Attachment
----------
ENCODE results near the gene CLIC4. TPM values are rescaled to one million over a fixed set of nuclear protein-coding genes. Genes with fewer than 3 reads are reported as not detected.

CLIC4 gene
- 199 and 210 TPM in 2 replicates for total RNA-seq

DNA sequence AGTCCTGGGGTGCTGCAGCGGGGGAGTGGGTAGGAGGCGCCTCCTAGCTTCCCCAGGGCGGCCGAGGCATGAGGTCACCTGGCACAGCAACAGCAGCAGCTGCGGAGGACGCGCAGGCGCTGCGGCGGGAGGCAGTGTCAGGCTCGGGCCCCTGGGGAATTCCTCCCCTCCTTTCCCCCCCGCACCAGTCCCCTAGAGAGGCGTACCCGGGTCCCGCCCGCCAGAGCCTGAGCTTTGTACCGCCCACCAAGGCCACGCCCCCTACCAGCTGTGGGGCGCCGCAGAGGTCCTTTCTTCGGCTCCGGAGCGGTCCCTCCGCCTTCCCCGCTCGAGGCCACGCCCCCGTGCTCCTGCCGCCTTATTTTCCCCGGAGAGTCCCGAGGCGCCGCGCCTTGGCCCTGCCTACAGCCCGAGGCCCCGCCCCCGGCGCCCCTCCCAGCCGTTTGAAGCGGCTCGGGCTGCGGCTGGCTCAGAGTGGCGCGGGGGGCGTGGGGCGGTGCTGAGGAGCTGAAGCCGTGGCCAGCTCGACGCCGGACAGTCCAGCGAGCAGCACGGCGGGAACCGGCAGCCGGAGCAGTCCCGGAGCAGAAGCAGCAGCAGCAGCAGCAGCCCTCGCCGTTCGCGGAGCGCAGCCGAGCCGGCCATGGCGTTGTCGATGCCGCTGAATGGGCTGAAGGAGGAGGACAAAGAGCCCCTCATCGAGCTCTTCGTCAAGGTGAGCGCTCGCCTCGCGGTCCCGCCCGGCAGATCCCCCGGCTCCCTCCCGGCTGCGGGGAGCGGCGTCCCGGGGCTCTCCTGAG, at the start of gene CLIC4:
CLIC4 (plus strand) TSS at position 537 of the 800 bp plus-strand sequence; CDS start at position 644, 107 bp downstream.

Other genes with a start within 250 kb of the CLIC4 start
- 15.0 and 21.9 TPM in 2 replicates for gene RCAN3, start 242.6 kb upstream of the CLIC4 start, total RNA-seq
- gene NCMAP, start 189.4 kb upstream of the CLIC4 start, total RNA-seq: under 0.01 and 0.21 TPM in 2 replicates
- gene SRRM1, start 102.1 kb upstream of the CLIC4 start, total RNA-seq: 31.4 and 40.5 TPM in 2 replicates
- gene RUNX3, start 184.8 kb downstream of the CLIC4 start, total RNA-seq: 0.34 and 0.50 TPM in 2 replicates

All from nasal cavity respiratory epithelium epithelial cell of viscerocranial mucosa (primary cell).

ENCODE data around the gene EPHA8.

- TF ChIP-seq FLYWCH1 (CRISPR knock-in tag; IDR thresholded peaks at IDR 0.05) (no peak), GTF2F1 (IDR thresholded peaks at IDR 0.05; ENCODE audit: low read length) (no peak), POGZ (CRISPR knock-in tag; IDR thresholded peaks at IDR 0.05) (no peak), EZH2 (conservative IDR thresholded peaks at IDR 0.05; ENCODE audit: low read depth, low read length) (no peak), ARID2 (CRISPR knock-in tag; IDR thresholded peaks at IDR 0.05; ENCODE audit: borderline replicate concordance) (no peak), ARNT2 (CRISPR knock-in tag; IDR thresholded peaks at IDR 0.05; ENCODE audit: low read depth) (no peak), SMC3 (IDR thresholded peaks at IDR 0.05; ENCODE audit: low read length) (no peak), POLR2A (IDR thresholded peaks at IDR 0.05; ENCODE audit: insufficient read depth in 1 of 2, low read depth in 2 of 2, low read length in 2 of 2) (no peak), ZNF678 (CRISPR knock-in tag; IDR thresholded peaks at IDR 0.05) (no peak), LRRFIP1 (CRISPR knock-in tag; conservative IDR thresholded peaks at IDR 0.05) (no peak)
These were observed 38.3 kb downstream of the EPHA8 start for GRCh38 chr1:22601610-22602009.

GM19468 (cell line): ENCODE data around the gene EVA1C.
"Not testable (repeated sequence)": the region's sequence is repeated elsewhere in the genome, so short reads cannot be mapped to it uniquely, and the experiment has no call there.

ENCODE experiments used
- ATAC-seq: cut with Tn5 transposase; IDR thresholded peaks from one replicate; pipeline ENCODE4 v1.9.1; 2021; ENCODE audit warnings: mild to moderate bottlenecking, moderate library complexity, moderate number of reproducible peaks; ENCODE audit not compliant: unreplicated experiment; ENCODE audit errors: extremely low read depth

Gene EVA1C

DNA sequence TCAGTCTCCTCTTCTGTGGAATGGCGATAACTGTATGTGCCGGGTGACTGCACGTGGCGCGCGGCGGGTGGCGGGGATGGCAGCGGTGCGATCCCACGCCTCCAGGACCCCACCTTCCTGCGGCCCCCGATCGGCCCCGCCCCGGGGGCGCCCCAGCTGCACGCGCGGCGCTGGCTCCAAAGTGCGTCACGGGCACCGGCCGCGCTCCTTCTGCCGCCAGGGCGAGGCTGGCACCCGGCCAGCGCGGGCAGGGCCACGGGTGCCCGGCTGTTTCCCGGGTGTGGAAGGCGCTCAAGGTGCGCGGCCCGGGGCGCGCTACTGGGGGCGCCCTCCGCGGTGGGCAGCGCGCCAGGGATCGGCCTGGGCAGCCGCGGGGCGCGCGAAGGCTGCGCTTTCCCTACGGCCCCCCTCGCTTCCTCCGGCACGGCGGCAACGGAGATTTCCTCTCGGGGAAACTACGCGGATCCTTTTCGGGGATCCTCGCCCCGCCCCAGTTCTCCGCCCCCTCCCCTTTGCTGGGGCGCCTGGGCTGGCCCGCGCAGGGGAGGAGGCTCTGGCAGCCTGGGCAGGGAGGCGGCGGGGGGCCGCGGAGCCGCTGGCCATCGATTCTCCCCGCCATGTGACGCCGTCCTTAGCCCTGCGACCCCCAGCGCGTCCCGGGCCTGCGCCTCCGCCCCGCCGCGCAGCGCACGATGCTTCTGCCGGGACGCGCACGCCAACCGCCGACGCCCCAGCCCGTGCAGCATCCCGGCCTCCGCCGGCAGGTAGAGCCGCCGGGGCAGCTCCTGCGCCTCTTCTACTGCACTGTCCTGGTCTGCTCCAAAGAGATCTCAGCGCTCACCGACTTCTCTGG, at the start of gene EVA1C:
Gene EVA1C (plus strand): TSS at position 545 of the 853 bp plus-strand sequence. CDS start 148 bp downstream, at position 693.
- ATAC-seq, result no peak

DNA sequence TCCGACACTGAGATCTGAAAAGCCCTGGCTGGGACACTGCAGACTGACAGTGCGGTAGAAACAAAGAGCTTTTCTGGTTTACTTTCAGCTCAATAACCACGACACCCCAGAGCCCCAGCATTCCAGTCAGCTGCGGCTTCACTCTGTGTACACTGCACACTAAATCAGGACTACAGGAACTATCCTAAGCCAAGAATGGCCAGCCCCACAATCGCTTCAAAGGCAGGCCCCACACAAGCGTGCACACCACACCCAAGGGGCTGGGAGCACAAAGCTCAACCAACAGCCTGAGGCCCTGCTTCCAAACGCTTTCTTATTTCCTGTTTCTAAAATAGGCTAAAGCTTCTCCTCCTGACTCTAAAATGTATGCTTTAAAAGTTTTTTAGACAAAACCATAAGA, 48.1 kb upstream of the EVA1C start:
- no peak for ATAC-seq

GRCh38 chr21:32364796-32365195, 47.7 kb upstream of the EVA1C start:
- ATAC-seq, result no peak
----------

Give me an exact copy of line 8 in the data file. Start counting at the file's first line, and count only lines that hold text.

- gene NCMAP, start 189.4 kb upstream of the CLIC4 start, total RNA-seq: under 0.01 and 0.21 TPM in 2 replicates